Pedaling pastors


People along the Slippery Elm Trail and at two area churches had a rare privilege on Saturday when they
were able to see a specially made bamboo bicycle built for three.
Three Lutheran pastors, with an average age of 60, are making a 100-day trip of 13,000 miles on the
bicycle they call "Bob."
They call their journey the "Tour de Revs." During their journey they will make 65 official
stops along the way. The trip has already taken them to the East Coast with a quick jaunt to Puerto
Rico. They are now headed to the West Coast.
When the Sentinel-Tribune caught up with Revs. Fred Soltow, Ron Schlak and David Twedt in North
Baltimore, they were about a third of the way through their journey. The trio have been friends and
colleagues for more than 15 years.
The journey began in Chicago at the Evangelical Lutheran Church of America headquarters on May 13, and
will end on Aug. 20 in Minneapolis at the national convention.
The pastors acknowledge they will not ride the bicycle for the entire 13,000 miles as their goal is
simply to raise awareness of world hunger and to generate $5 million for the World Hunger program of the
"The bicycle came about a couple of years ago when the three of us began talking about riding from
synod to synod to synod in the ELCA," Twedt said.
"We thought it wouldn’t be anything unusual to have three middle-aged geezers riding down the road
on three bicycles," he added
Twedt’s idea for the triplet came to fruition when Soltow knew someone in California who could make the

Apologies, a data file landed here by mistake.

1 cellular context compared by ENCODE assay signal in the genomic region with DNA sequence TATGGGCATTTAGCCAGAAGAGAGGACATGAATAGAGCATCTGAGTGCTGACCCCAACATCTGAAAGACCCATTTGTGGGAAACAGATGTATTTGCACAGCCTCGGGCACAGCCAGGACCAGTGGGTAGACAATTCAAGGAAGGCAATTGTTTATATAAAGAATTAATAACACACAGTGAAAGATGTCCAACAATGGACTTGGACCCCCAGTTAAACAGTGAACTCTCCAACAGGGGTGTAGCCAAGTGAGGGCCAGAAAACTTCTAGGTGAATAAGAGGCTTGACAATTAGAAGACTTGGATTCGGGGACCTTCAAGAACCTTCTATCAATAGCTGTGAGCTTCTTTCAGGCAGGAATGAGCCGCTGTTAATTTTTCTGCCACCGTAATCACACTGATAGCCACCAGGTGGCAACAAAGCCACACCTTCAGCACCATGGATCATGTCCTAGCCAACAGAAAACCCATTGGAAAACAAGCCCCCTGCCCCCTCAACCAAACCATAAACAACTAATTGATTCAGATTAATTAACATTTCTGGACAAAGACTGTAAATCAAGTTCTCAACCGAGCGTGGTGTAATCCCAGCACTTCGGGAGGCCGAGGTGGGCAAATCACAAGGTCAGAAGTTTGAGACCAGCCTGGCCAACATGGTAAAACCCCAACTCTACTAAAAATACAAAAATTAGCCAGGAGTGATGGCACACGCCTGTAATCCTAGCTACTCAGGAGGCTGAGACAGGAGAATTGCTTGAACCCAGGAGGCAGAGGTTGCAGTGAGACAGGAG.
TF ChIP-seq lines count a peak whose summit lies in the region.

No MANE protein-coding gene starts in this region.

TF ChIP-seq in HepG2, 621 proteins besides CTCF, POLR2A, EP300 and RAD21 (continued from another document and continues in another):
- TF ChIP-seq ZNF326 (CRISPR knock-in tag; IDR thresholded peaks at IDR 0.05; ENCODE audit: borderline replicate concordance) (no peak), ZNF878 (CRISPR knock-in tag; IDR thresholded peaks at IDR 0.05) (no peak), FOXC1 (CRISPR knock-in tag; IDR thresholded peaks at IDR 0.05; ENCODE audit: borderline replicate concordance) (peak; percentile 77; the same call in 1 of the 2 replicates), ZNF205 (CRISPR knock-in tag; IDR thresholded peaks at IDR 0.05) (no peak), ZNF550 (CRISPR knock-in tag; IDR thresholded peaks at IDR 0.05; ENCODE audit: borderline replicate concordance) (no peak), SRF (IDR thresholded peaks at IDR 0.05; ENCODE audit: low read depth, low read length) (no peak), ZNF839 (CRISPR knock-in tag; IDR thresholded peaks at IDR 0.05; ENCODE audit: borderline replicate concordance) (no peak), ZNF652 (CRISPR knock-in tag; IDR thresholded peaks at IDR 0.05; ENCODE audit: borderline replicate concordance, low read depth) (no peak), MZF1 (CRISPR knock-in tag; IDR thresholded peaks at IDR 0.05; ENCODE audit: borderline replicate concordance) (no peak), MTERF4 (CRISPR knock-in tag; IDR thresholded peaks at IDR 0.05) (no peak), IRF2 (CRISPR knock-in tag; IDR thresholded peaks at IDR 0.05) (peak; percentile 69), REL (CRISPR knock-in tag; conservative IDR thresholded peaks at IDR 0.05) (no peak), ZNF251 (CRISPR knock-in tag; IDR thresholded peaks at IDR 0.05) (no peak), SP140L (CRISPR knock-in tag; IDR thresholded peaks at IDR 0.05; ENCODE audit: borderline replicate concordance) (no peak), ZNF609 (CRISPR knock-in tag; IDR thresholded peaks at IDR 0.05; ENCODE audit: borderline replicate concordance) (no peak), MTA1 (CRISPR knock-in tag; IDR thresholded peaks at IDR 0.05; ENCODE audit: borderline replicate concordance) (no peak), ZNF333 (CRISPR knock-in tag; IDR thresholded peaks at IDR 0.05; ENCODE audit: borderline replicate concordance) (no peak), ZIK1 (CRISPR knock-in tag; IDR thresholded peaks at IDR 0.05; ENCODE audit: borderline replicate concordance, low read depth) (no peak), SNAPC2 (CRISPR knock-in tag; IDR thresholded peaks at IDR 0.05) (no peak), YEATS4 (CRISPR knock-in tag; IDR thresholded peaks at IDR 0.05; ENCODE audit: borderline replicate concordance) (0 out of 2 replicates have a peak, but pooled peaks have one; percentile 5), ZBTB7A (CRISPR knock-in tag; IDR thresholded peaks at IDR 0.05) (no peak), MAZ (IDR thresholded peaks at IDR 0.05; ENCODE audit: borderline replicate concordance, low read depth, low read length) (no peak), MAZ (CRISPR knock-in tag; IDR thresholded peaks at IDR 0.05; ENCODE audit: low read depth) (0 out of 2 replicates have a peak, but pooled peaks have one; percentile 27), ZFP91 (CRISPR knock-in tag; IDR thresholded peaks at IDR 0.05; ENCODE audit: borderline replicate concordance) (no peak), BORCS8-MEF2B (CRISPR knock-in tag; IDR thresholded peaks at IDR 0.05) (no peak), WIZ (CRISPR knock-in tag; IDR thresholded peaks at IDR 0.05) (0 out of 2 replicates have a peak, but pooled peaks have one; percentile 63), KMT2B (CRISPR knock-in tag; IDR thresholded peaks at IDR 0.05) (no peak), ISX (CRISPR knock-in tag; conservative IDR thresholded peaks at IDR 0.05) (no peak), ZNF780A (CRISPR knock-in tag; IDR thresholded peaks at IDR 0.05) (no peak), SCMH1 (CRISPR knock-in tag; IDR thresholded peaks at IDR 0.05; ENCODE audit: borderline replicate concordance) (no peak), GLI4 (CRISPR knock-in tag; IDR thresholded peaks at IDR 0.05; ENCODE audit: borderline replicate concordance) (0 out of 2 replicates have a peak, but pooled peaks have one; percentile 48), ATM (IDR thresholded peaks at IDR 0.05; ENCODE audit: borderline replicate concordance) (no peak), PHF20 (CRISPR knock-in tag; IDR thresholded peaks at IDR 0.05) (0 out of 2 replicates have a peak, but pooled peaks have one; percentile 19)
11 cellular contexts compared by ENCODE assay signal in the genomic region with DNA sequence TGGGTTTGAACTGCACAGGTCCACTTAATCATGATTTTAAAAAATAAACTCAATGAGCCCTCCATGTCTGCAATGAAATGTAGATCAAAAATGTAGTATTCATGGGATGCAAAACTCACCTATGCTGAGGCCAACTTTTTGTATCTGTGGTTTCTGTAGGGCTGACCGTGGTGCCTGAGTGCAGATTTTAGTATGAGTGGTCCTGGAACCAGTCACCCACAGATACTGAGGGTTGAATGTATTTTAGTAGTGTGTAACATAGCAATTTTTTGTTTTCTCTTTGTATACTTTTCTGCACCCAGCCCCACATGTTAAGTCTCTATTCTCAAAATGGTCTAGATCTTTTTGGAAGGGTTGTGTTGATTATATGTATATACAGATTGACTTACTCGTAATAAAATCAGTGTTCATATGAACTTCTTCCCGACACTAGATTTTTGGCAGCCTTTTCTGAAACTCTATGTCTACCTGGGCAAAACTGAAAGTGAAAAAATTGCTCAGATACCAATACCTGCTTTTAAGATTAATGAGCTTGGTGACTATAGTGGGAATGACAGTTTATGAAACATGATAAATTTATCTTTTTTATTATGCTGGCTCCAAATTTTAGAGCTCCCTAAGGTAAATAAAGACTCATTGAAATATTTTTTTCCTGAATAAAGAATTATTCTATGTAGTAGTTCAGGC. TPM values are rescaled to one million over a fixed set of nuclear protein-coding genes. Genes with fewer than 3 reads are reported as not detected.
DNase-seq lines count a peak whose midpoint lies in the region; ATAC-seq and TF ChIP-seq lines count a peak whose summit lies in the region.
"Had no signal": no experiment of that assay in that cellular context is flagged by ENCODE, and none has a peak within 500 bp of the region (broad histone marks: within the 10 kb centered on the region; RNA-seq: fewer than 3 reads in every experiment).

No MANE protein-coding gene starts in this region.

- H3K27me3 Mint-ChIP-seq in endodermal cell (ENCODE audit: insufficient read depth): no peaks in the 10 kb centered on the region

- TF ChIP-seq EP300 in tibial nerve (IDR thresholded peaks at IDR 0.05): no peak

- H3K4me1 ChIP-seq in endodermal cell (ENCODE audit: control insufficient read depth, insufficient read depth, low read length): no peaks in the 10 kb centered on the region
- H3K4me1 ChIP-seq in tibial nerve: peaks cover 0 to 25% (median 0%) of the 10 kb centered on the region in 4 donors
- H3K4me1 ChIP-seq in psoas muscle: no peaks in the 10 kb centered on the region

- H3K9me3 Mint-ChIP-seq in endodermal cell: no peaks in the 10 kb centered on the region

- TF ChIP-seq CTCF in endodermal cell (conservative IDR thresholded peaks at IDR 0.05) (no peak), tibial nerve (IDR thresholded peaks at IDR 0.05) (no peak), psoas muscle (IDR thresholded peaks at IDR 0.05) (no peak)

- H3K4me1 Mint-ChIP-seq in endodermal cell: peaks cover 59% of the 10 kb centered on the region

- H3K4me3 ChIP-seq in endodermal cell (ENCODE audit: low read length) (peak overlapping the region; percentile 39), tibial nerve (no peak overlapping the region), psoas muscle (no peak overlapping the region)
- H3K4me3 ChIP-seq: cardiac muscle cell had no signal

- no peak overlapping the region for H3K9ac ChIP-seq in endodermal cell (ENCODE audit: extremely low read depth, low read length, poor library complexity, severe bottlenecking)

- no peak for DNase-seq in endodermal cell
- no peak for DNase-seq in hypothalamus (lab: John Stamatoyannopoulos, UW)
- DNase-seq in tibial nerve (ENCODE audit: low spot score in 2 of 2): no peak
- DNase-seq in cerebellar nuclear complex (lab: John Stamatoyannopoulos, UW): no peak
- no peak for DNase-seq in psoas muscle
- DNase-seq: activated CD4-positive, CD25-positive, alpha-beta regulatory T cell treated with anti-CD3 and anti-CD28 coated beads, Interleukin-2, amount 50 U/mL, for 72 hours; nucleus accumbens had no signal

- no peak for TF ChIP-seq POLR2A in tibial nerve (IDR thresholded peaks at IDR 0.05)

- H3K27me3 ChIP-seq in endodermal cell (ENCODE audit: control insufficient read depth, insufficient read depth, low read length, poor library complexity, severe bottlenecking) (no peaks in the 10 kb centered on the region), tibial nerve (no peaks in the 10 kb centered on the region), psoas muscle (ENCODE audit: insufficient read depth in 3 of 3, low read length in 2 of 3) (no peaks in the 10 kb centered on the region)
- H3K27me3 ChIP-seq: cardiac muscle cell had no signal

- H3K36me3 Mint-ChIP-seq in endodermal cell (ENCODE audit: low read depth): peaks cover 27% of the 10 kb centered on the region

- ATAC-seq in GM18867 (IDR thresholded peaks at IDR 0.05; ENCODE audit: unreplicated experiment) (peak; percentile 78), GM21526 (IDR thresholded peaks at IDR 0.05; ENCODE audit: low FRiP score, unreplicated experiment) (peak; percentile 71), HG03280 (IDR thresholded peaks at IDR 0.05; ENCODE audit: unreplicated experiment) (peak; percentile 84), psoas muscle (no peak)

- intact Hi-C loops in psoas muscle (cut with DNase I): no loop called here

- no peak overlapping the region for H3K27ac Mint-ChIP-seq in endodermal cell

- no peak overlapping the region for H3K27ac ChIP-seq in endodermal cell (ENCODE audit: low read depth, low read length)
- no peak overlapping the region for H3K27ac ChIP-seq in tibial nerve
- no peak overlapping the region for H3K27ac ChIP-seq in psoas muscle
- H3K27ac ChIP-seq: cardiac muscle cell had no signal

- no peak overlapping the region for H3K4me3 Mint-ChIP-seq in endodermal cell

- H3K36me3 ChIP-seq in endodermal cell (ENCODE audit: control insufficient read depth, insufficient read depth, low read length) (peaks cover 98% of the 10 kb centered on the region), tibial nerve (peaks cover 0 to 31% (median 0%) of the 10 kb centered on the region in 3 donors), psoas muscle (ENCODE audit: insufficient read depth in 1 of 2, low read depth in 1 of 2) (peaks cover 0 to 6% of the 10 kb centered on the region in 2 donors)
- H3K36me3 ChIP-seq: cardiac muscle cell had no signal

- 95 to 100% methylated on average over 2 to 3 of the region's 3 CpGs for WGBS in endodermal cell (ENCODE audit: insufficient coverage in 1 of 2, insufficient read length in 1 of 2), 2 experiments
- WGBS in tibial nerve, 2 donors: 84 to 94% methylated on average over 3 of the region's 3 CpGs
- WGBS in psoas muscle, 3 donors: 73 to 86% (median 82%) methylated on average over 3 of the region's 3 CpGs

bamboo bike. The idea was also boosted through grant money which was obtained.
Thus far, "Bob," a one-of-a-kind bicycle, has been reliable for the pastors with only minor
glitches along the way. A van support vehicle towing a trailer is accompanying them on the route.
"The bike is holding up better than the riders," Twedt laughed. "Bob is a very trustworthy
partner in our journey."
According to their Web site, bamboo has numerous qualities that make it an excellent material for a
bicycle frame. It has excellent tensional rigidity with the dampening quality of carbon fiber and the
durability of steel.
Before their 13-mile ride on the trail between North Baltimore and Bowling Green, the pastors visited
with members of St. Luke’s Lutheran Church, North Baltimore. They then visited the food pantry operated
by the North Baltimore Area Cooperative Ministry.
Once in Bowling Green, they appeared at St. Mark’s Lutheran Church at the Saturday evening worship.
Members of both congregations accompanied the pastors on their trip along the Slippery Elm Trail.
"Our main purpose is to encourage people to make giving to the world hunger part of their monthly
stewardship," Twedt noted.
"If a person would give the cost of a fast-food meal and have that meal at home, they could send in
the money they saved," Schlak suggested.
One of those along for the ride was Pastor Darrell Cousino, associate pastor at St. Mark’s. Cousino is a
veteran cyclist and participated in triathalons.
"We’re just trying to work with these pastors to raise awareness for world hunger," Cousino
Pastor Ralph Mineo of St. Luke’s Lutheran Church in North Baltimore accompanied them from Arcadia to
Findlay, and again along the trail between North Baltimore and Bowling Green.
"We’re getting pledges to help them along with their mission," Mineo said. "It’s been fun
and a learning experience."

On the Net:
Tour de Revs:

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